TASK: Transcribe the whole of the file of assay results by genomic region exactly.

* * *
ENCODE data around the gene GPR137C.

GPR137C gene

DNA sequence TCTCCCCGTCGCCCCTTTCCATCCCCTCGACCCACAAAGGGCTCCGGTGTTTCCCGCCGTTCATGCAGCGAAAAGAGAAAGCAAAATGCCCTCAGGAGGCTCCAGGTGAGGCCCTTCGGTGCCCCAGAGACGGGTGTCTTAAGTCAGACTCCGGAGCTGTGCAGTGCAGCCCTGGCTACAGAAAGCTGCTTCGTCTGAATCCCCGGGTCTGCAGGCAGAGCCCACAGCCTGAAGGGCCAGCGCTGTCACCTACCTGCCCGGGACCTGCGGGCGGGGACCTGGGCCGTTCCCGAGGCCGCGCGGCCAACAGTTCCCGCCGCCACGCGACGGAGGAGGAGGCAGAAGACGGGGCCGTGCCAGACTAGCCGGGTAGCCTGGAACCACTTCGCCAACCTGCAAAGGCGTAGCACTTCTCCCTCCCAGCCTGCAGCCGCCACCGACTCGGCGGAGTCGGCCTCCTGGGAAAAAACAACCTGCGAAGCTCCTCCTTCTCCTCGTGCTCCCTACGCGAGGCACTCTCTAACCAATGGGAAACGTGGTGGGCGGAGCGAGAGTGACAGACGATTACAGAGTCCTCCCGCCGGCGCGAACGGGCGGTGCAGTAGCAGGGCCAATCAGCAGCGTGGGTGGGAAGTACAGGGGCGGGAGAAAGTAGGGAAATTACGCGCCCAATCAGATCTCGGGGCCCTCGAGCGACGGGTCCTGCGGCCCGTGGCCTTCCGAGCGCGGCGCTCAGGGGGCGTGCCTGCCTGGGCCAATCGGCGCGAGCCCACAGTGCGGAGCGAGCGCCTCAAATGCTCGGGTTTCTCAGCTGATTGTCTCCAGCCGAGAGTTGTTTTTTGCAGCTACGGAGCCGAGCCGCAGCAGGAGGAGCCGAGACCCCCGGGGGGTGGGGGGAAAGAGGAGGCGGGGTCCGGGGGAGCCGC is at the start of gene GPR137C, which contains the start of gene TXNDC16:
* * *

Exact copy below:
ENCODE data around the gene GPR137C.

GPR137C gene

DNA sequence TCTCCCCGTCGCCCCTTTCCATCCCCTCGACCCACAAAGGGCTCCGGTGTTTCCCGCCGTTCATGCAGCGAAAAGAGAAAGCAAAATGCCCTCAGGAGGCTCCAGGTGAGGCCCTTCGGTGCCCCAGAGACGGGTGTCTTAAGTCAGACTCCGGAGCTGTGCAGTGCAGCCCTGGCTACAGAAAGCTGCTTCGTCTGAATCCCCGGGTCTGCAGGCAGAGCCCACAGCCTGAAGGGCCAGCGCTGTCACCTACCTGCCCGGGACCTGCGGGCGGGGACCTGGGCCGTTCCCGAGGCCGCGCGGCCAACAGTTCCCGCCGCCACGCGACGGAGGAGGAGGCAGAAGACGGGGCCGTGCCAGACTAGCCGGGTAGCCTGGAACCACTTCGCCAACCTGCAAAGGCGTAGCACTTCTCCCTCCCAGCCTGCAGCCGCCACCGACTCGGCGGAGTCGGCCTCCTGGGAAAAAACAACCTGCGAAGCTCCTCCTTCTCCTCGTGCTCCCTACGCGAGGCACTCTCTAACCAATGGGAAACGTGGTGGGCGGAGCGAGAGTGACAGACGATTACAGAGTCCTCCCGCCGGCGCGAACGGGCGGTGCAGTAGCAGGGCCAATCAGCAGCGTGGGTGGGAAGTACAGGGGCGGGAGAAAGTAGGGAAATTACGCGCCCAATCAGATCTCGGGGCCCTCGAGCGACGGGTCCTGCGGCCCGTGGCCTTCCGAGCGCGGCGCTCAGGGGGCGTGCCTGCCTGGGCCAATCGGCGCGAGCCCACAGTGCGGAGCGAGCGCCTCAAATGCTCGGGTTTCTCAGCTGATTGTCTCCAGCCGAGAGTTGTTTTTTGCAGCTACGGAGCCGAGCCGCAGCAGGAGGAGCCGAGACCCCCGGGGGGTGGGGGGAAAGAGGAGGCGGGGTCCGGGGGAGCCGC is at the start of gene GPR137C, which contains the start of gene TXNDC16: